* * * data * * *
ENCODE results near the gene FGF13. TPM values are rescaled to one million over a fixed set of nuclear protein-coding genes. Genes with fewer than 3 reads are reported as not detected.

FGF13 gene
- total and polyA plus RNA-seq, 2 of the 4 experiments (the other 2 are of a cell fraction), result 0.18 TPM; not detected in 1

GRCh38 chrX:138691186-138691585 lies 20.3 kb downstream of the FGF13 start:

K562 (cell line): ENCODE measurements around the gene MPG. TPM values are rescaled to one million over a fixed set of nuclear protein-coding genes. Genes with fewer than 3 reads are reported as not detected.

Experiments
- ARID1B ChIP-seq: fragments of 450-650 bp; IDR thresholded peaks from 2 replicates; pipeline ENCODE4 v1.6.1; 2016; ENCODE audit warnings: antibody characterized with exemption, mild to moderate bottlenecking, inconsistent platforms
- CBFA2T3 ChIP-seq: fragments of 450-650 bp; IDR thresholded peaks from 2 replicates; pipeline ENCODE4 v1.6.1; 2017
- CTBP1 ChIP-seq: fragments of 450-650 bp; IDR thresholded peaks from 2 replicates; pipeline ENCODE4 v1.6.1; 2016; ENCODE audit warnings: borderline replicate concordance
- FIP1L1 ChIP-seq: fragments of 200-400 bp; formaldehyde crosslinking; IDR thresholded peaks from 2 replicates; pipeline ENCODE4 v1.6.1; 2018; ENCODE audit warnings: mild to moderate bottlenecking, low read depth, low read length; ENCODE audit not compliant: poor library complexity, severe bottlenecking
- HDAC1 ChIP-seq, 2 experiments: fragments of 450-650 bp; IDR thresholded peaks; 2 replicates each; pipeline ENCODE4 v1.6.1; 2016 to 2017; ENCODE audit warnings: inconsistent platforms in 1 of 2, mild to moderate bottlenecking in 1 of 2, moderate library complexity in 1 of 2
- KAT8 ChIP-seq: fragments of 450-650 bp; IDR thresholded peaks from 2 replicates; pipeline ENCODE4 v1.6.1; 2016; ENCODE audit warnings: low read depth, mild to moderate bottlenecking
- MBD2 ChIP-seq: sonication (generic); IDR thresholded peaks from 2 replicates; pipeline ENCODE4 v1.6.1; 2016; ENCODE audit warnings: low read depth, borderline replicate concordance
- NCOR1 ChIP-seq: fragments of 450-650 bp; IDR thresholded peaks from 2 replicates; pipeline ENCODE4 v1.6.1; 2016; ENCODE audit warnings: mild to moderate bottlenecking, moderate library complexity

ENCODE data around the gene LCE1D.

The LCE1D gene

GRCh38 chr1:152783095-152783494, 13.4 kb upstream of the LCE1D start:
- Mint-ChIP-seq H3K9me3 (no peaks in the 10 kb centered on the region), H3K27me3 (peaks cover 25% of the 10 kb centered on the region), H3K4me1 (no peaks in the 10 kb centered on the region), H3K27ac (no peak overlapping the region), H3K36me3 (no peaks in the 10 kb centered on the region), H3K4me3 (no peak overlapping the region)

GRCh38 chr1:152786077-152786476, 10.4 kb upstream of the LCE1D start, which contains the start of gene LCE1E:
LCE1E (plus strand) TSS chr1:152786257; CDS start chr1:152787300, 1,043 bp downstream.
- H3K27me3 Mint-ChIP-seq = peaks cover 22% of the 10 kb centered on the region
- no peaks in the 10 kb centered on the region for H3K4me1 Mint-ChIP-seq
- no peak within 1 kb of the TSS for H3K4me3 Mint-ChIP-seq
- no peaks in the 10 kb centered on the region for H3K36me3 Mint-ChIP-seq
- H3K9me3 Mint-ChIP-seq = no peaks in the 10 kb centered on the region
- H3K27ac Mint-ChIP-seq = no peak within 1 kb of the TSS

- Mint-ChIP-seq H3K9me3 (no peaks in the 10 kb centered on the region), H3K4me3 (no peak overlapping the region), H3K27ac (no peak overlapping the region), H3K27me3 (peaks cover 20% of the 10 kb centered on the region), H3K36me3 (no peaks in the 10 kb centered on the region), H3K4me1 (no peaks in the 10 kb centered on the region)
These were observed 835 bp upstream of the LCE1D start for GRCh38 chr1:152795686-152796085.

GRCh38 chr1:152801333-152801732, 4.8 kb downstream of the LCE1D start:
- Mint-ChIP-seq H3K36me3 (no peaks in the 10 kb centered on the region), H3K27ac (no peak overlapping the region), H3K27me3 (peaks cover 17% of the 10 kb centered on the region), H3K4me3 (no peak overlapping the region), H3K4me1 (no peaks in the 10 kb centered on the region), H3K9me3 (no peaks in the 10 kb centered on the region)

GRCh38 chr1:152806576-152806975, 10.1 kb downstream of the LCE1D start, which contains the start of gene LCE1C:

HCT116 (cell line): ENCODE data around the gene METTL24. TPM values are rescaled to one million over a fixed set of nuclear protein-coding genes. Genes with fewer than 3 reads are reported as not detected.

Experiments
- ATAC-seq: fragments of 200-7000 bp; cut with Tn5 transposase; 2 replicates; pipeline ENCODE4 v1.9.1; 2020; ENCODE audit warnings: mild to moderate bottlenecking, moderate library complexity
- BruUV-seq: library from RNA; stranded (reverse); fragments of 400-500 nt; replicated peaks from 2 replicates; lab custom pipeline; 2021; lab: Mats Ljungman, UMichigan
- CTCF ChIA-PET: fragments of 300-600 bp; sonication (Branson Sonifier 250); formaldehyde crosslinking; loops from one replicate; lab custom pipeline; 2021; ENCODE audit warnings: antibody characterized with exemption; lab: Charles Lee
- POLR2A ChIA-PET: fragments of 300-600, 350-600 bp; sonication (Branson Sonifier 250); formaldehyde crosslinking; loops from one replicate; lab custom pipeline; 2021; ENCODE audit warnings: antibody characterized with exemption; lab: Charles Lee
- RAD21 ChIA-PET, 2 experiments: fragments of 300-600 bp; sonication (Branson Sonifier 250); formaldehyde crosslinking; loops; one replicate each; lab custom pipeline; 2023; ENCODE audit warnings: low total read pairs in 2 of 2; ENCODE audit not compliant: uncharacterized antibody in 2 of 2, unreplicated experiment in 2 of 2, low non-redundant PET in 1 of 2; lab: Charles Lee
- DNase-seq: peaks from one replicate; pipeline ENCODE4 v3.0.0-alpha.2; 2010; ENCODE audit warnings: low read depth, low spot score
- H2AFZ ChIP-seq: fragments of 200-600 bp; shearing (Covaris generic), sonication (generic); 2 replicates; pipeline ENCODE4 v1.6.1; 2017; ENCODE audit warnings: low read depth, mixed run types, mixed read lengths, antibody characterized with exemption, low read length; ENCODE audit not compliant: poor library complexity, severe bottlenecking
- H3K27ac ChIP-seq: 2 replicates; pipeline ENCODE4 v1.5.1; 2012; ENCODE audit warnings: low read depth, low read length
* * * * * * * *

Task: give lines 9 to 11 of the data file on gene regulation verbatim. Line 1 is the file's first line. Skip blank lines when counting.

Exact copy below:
- CTBP1 ChIP-seq: fragments of 450-650 bp; IDR thresholded peaks from 2 replicates; pipeline ENCODE4 v1.6.1; 2016; ENCODE audit warnings: borderline replicate concordance
- FIP1L1 ChIP-seq: fragments of 200-400 bp; formaldehyde crosslinking; IDR thresholded peaks from 2 replicates; pipeline ENCODE4 v1.6.1; 2018; ENCODE audit warnings: mild to moderate bottlenecking, low read depth, low read length; ENCODE audit not compliant: poor library complexity, severe bottlenecking
- HDAC1 ChIP-seq, 2 experiments: fragments of 450-650 bp; IDR thresholded peaks; 2 replicates each; pipeline ENCODE4 v1.6.1; 2016 to 2017; ENCODE audit warnings: inconsistent platforms in 1 of 2, mild to moderate bottlenecking in 1 of 2, moderate library complexity in 1 of 2